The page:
Monday, March 31, 2008

The Criminal Mercantilism Alliance Between Big Tobacco and Big Pharm

From my unpublished manuscript "Coca- Forgotten Medicine"

This acknowledgment of coca’s popularity as a tobacco habit cure, and its growing popularity in the U.S. south-east within this anti-coca campaign marked the alliance between U.S. tobacco and pharmaceutical interests – marked by all the medical journal cigarette advertisements suggestive of a political alliance between pharmaceutical and agricultural interests including those concerning Tobacco -- represented an implicit and explicit acknowledgment of coca as a market threat.

To make the public fear some drug commodities while accepting others with disregard of their actual relative health effects, any discussion of their actual health effects would be replaced with various terminologies meant to belittle such herbal preparations and their practitioners, e.g. herbs as “nostrums” and herbal medicine as “quackery.”

Whereas pharmaceutical interests represented by the APhA and the AMA would have seen coca a market threat to various refined or synthetic drug products, each embarked upon its own attacks on Coca and herbs in general- asides Tobacco.

Neither the campaign against coca products as a food or as a drugs rested upon any scientific basis or even attempt to demonstrate any deleterious effects of regular use; where for instance were any tests on coca or isolated cocaine in Wiley’s famous ‘poison squad’ experiments. Wiley never had science to his claim that cocaine was dangerous in any amount.

Wiley’s claims regarding cocaine would be entirely at odds with the distinctions that he made between beverages made with caffeine containing plants, Coffee and Tea, versus beverages made with isolated caffeine in nonetheless dilute doses.

Nor did he apparently ever conduct a test upon Coca and isolated cocaine containing beverages in his touted “poison squad” experiments.

By any indication, Wiley subject gated science to politics by applying standards – scientific or otherwise – inconsistently to the differencing commodities, and consistently only with this status quo. Though condemning Coca and cocaine as “dangerous” and “deleterious to human health” regardless of how low and dilute the dose, Wiley apparently never bothered to test for any such potential toxicities, despite the fact that Wiley had undertaken an entire series of such toxicity experimentations on numerous food additives with his “poison Squad” volunteers of USDA employees fed food laced with the substance being tested. Nor apparently, would he, or anyone else in the AMA or the USDA, be called to testify to elaborate upon their claims that whole coca dangerous for “leading to the cocaine habit”, as to whether this meant that Coca beverage drinkers invariable “graduated” to powder cocaine and more concentrated dosages leading to physical debilitation, or if such resulted from the habit of drinking the Coca beverages themselves?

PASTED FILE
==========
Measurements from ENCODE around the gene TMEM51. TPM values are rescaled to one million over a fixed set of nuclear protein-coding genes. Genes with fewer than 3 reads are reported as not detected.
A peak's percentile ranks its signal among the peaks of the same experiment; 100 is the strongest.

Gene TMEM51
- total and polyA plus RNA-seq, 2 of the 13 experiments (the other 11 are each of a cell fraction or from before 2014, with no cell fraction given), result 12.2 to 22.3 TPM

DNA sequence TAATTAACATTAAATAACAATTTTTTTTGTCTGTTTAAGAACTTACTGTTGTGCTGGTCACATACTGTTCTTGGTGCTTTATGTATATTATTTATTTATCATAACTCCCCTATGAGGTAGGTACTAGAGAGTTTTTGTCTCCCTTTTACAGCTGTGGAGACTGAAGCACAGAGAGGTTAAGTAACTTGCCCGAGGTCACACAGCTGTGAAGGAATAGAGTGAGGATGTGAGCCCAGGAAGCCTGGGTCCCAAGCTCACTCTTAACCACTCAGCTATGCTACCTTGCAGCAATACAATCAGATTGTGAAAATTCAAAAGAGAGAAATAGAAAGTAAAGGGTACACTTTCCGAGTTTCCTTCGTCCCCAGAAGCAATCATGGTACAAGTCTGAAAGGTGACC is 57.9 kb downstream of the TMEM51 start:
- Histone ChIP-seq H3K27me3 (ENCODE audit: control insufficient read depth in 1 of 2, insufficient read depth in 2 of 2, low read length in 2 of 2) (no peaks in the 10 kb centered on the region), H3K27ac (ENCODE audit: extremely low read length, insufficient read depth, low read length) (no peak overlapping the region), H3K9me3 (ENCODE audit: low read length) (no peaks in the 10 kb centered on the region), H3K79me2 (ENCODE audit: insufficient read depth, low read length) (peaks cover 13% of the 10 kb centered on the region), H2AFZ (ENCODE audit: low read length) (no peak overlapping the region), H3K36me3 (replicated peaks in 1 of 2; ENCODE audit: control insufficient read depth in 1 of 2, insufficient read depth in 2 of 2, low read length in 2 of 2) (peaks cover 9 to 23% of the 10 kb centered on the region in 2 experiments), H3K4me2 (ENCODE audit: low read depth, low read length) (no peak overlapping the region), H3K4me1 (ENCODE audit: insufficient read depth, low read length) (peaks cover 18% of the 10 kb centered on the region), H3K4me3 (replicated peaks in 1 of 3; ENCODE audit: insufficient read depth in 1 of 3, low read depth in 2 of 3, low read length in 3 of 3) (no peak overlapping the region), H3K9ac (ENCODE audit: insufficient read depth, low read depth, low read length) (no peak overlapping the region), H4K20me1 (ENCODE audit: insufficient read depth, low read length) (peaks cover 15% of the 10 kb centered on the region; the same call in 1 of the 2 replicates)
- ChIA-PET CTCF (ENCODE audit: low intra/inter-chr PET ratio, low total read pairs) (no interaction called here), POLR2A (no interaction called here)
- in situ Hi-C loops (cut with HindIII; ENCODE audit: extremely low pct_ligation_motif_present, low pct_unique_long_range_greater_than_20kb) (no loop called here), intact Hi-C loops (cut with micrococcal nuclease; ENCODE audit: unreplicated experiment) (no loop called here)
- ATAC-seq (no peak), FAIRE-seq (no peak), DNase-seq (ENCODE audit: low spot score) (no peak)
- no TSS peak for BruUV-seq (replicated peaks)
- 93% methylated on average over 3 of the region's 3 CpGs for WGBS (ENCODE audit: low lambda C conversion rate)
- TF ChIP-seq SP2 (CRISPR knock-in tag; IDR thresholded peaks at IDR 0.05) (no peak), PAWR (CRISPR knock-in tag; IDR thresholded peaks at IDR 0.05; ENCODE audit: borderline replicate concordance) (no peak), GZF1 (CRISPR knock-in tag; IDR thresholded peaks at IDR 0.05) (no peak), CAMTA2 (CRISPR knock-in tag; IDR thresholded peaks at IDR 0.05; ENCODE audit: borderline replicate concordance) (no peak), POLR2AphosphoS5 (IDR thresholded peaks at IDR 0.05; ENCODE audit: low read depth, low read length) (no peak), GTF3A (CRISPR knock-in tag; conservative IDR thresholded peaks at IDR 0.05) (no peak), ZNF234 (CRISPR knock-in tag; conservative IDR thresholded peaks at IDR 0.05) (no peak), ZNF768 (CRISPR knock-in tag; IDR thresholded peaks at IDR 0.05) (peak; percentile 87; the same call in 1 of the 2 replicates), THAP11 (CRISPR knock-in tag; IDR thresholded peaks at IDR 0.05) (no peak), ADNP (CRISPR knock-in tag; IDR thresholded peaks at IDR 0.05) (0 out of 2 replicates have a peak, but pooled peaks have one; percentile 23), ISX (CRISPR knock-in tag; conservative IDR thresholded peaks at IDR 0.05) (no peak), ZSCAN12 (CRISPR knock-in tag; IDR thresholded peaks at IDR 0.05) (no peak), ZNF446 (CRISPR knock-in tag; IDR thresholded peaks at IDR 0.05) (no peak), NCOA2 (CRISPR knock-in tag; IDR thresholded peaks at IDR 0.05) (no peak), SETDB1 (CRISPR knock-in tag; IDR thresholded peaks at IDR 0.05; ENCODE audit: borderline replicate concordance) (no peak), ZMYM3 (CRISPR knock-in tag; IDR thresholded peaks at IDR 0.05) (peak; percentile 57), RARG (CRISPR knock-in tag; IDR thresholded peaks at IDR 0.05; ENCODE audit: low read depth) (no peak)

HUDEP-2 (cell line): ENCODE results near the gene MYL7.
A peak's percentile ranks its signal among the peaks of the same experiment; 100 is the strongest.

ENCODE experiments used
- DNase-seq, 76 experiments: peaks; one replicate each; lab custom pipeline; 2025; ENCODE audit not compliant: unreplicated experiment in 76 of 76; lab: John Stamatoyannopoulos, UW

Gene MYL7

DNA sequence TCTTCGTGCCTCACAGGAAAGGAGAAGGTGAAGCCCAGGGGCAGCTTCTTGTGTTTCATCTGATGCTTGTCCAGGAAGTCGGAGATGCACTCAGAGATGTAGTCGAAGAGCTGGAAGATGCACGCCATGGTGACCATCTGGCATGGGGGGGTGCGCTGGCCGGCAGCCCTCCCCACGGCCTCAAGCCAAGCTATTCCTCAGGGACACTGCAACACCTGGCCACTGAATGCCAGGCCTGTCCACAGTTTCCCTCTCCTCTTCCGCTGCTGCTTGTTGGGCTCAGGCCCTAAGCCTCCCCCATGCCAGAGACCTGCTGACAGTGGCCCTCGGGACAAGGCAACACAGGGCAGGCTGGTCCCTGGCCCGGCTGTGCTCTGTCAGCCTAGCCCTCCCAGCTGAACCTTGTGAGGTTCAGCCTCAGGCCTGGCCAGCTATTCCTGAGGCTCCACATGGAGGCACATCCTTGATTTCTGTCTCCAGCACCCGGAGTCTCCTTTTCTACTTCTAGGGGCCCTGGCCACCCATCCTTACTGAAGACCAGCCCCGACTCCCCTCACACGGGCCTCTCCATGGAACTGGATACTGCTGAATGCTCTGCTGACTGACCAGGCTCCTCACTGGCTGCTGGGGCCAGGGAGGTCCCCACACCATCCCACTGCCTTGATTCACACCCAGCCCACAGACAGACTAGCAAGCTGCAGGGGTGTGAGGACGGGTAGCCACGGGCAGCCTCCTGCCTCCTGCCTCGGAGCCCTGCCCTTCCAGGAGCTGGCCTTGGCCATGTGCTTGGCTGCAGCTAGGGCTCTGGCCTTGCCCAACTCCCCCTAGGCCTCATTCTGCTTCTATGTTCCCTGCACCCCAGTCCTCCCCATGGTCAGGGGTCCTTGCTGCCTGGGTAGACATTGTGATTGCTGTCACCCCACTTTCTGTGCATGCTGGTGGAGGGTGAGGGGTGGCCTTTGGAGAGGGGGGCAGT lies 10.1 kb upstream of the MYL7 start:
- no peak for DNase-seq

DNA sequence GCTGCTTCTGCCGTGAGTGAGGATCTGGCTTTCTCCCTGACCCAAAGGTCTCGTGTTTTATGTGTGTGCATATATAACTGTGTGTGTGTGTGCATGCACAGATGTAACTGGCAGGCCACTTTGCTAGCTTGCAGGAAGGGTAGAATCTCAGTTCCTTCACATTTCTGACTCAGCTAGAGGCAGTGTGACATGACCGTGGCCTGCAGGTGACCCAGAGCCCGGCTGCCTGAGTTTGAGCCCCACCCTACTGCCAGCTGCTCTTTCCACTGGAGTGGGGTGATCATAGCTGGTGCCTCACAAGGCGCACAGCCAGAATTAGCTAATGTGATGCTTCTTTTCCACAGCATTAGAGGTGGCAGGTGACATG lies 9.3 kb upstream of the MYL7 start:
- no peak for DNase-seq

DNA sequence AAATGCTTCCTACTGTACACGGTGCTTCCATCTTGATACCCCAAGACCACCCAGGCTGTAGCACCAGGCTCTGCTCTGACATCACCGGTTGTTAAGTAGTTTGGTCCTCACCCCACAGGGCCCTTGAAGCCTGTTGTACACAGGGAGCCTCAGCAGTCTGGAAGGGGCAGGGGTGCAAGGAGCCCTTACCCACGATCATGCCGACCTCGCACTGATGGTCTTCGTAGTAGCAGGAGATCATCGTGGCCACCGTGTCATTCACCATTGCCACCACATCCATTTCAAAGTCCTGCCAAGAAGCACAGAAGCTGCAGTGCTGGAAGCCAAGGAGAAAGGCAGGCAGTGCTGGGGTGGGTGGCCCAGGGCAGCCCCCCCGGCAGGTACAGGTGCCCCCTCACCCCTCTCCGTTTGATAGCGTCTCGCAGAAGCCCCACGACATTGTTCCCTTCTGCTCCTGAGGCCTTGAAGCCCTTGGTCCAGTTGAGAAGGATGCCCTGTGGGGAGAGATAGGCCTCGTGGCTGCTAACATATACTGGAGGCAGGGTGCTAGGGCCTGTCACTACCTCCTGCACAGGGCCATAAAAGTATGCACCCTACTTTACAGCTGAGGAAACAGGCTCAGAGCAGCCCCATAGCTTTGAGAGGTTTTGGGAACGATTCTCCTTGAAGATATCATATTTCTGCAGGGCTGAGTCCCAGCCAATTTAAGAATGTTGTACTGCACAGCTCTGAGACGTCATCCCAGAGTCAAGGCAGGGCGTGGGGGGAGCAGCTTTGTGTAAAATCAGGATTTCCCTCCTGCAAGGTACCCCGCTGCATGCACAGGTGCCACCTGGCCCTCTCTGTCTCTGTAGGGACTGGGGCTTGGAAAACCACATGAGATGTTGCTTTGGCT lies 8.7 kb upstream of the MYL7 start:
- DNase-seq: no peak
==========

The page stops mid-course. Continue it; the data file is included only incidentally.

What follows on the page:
Indeed, absent anywhere within the various AMA and USDA pronouncements cir. 1906-1914, is any showing of Coca beverage toxicity, or any tendency to encourage the use of concentrated cocaine, nor any indication that Wiley ever tested the relative toxicities of Coca and cocaine and Tobacco and nicotine. Though he would make some intellectual attempt to define the term “habit-forming”, with his papers including a hand written drawing of a time duration chart defining such as something that initially creates an stimulating effect, before having a depressive rebound that encourages a successive dose, and so on, it does not appear he studied this consistently amongst the list of stimulants – including caffeine and the things that contain it -- nor the effects of different forms and ways of taking a drug. There is no indication that Wiley ever studied the relative effects – whether involving toxicity or their “habit-forming” qualities -- of the different ways of taking the different stimulant-drug-commodities regarding the respective Coca-cocaine and Tobacco continuum. Cocaine was "bad" regardless of how low the dose.

Banning coca while acquiescing to or supporting Tobacco’s huge 20th century market growth in cigarettes would be a public health disaster, costing countless billions of dollars, much from insurance companies. It would come from the unfortunate coincidence that the domestic crop is the deleterious one, and the drug war’s iron law of prohibition in replacing Coca leaf with concentrated cocaine, resulting in making the safer substance Coca into more dangerous refined cocaine substances, without any consistently applied science as evident by the way people think of “cocaine” “caffeine” and “nicotine”: a situation that costs billions of $ in extra health care costs and lost productivity, but also billions for the sake of protecting markets for cigarettes and pharmaceuticals . Both by limiting its scope to substances currently listed in the U.S. Pharmacopoeia (hence excluding Tobacco from U.S.D.A. regulation), and by granting such a scientifically lacking authority to declare a product as “adulterated” via declaring a particular ingredient “deleterious” to a United States Department of Agriculture with its primary mission of promoting U.S. agriculture, the 1906 Food and Drug Act fell tragically short as a means of protecting the health of the public.

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